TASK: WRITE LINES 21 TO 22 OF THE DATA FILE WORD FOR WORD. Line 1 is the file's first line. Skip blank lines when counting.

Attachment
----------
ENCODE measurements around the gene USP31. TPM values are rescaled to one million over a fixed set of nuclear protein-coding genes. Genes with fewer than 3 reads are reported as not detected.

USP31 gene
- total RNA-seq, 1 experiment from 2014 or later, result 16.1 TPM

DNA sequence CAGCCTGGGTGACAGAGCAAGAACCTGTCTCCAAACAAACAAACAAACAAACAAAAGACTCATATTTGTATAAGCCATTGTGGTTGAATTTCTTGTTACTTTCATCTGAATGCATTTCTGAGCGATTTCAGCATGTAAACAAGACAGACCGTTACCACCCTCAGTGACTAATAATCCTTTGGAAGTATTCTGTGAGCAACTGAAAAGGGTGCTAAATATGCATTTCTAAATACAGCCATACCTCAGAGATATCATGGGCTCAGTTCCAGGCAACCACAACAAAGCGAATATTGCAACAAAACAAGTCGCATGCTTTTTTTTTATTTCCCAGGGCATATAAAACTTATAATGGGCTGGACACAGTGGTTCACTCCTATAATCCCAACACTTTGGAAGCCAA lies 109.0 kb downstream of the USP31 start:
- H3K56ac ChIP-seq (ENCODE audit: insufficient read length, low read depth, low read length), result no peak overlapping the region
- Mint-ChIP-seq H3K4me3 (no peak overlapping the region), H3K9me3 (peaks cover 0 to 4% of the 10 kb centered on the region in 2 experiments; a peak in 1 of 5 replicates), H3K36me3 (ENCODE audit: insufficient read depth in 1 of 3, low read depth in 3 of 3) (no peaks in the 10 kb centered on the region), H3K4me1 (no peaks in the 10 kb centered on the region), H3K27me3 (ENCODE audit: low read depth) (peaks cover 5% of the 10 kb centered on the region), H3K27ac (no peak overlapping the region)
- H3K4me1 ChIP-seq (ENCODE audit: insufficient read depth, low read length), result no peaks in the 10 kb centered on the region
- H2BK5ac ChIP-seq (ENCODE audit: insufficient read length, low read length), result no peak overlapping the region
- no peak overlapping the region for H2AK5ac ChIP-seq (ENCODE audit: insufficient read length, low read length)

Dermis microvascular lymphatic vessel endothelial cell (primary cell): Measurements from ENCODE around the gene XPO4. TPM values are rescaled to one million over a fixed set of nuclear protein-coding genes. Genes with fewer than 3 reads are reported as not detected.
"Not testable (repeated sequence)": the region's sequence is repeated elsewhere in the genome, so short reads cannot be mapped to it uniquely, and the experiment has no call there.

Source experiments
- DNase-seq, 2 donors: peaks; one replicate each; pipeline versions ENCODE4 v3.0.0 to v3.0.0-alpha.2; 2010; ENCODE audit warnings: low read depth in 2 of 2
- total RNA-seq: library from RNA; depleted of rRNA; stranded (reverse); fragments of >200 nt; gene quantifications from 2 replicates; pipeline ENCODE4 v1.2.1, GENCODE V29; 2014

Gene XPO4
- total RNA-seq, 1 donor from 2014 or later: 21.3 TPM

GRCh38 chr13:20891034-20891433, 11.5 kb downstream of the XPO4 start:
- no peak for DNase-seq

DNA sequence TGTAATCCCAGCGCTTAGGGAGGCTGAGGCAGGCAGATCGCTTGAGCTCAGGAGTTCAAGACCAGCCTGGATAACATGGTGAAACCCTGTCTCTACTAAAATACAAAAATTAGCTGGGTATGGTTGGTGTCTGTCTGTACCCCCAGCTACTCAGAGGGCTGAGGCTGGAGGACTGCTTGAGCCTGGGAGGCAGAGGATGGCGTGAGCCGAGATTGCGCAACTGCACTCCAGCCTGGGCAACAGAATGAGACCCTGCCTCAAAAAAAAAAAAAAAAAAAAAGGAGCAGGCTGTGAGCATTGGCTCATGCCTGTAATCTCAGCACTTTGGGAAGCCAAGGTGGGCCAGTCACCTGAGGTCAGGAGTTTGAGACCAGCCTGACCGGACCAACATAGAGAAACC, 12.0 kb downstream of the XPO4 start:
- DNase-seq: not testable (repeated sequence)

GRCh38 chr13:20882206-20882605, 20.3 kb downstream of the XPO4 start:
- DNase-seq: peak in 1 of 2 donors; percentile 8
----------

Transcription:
GRCh38 chr13:20882206-20882605, 20.3 kb downstream of the XPO4 start:
- DNase-seq: peak in 1 of 2 donors; percentile 8